A reader of this newspaper called regarding a photograph of the Moon she received via an unsolicited e-mail dated July 23.
"The e-mail has a photo of the Moon over the North Pole and claiming it was 'at its closest point' and has never been so large in the sky," the caller said. "It's beautiful." But she wanted to know more: "Is it real?"
The caller next forwarded the e-mail to this writer. It included text and the photograph in question; the image is supposed to show a larger-than-normal crescent Moon above the setting Sun.
The mysterious image purports to have been taken at the North Pole during the week of May 11, 2009. Ice-free ocean water and low hills also appear in the image.
The image has all the earmarks of fakery.
The e-mail image shows a waxing crescent Moon for May 11, 2009. A quick glance at an astronomical almanac for May 2009 shows that the waning gibbous phase was visible during the week of May 11-not the crescent phase. Also, the Moon in this image is enormous-it's simply too large to be believable as seen in the sky from Earth. But there are other clues: open water and hills in the picture. There is no land within hundreds of miles of the North Pole.
We had New Market Press news photographer J. Kirk Edwards of Ferrisburgh study the image.
"It looks like it's 'photoshopped' to me," he said. "Perhaps two or more images blended together?"
This writer contacted Quark Expeditions, an adventure- travel firm based in Norwalk, Conn. Quark organizes annual expeditions to the North Pole aboard a Russian nuclear-powered icebreaker. The trips are conducted during late June and July when it is safest to travel to the far north.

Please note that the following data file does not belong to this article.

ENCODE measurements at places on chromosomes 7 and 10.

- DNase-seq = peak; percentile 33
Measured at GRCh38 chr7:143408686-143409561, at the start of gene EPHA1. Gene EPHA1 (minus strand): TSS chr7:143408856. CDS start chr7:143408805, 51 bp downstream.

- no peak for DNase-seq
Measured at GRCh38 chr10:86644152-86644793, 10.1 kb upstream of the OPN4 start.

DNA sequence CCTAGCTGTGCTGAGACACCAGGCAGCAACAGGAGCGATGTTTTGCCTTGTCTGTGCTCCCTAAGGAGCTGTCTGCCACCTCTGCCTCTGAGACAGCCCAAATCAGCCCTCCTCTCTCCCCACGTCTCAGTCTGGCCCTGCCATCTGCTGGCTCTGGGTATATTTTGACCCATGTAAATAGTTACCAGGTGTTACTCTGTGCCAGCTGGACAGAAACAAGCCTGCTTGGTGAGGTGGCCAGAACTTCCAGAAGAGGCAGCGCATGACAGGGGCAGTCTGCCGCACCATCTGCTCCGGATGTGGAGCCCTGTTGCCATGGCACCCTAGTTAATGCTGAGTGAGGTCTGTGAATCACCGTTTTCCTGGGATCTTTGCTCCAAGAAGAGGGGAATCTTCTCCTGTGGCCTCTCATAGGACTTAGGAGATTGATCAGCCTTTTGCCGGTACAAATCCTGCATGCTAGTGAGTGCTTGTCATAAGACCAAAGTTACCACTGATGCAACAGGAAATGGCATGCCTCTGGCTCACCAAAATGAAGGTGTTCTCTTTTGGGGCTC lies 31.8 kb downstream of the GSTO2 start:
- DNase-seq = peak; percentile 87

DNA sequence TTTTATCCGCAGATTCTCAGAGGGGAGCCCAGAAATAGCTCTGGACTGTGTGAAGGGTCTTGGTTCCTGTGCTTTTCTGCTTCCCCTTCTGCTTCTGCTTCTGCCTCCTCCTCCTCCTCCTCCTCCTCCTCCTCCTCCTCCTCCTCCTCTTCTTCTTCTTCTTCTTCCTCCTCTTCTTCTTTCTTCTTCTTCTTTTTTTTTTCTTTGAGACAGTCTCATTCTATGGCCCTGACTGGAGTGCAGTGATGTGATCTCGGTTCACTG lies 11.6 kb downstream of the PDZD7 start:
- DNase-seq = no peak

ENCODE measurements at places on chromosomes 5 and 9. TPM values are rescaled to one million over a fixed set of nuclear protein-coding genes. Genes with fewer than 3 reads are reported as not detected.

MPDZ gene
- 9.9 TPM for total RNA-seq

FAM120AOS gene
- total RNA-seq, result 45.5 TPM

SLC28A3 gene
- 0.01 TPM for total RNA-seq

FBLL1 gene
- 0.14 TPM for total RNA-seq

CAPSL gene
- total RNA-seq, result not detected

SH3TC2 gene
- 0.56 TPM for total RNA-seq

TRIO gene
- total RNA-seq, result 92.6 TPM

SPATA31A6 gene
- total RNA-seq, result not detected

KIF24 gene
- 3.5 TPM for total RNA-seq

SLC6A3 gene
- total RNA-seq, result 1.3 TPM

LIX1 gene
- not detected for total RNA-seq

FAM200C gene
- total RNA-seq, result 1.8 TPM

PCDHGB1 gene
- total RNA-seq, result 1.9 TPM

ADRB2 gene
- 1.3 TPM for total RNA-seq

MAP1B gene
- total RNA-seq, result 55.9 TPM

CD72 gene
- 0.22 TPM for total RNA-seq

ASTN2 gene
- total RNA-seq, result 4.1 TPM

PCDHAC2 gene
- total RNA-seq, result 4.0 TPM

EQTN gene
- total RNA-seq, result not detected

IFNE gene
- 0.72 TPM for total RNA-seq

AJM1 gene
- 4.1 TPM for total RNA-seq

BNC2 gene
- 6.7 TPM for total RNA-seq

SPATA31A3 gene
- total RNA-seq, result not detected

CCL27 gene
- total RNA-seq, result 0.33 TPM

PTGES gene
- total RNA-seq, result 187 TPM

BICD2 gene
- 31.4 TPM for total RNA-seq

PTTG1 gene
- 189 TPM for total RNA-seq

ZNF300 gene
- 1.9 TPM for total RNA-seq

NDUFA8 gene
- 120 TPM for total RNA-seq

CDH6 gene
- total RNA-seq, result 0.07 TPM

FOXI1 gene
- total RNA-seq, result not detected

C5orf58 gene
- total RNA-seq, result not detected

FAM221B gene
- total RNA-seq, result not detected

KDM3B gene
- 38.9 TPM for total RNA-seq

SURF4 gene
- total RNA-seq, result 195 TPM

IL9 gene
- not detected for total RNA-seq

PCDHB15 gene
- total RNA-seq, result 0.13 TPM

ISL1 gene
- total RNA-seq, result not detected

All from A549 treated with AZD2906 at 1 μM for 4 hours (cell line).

Prisca Campbell, marketing manager at Quark, last visited the pole in the summer of 2008; she looked at the e-mail and said its North Pole image is doctored.
"Completely fake! There's just not that kind of open water at the pole. The image is not showing the geographic North Pole. Maybe it's supposed to be North Pole, Aka.? It's not clear in the e-mail. Still, it's probably a composite of some real photos, but as a whole, it's a fake."
Campbell said that she plans to provide some Internet education sessions for her well-heeled polar vacationers, who pay up to $24,000 for a visit to the North Pole.
"When it comes to Internet claims and pictures, people need to practice discernment," she said. "How to discern what's true and what's false in cyberspace is a critical skill today."
Campbell said that arctic ice hummocks typically rise only 5 feet above the surrounding ice. There's simply no terra firma at the North Pole-only ice-unlike what appears in the e-mail image.
American adventurers John Huston and Tyler Fish completed an historic trek to the North Pole earlier this year, but they returned to the U.S. in late April, so the May 11 photo cannot be linked to them. Furthermore, news archives reveal no North Polar expedition anytime during the month of May; it appears that no human ever set foot at the geographic North Pole between April and late June of this year.
This writer also contacted Lonnie Dupre, a respected Minnesota-based arctic researcher and explorer; he agrees-the image is a fake.
Dupre has retraced the icy footsteps of famous polar explorers from Knud Rasmussen to Frederick Cook to the top of the world. He is also an accomplished photographer with extensive knowledge of astronomical events as observed from far above the Arctic Circle.
"I've spent most of my life in the Arctic as well as trips to the North Pole. I've never seen anything like it," Dupre said. "I believe it is fake and any astronomer worth his or her weight could tell you the same."